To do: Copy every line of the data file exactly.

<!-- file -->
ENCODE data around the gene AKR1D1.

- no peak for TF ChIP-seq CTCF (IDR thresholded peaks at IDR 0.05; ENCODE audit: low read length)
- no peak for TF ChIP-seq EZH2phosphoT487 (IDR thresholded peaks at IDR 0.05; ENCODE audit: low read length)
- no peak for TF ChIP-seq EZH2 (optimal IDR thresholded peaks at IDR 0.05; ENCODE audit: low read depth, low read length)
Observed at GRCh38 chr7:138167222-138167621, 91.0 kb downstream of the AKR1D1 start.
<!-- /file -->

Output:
ENCODE data around the gene AKR1D1.

- no peak for TF ChIP-seq CTCF (IDR thresholded peaks at IDR 0.05; ENCODE audit: low read length)
- no peak for TF ChIP-seq EZH2phosphoT487 (IDR thresholded peaks at IDR 0.05; ENCODE audit: low read length)
- no peak for TF ChIP-seq EZH2 (optimal IDR thresholded peaks at IDR 0.05; ENCODE audit: low read depth, low read length)
Observed at GRCh38 chr7:138167222-138167621, 91.0 kb downstream of the AKR1D1 start.